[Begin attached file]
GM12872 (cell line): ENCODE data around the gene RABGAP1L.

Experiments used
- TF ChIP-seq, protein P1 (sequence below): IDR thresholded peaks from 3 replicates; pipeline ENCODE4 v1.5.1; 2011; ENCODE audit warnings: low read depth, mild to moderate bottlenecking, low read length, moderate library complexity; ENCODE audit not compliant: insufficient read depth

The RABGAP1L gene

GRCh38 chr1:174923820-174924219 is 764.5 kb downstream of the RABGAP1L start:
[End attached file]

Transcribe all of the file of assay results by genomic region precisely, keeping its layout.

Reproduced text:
GM12872 (cell line): ENCODE data around the gene RABGAP1L.

Experiments used
- TF ChIP-seq, protein P1 (sequence below): IDR thresholded peaks from 3 replicates; pipeline ENCODE4 v1.5.1; 2011; ENCODE audit warnings: low read depth, mild to moderate bottlenecking, low read length, moderate library complexity; ENCODE audit not compliant: insufficient read depth

The RABGAP1L gene

GRCh38 chr1:174923820-174924219 is 764.5 kb downstream of the RABGAP1L start: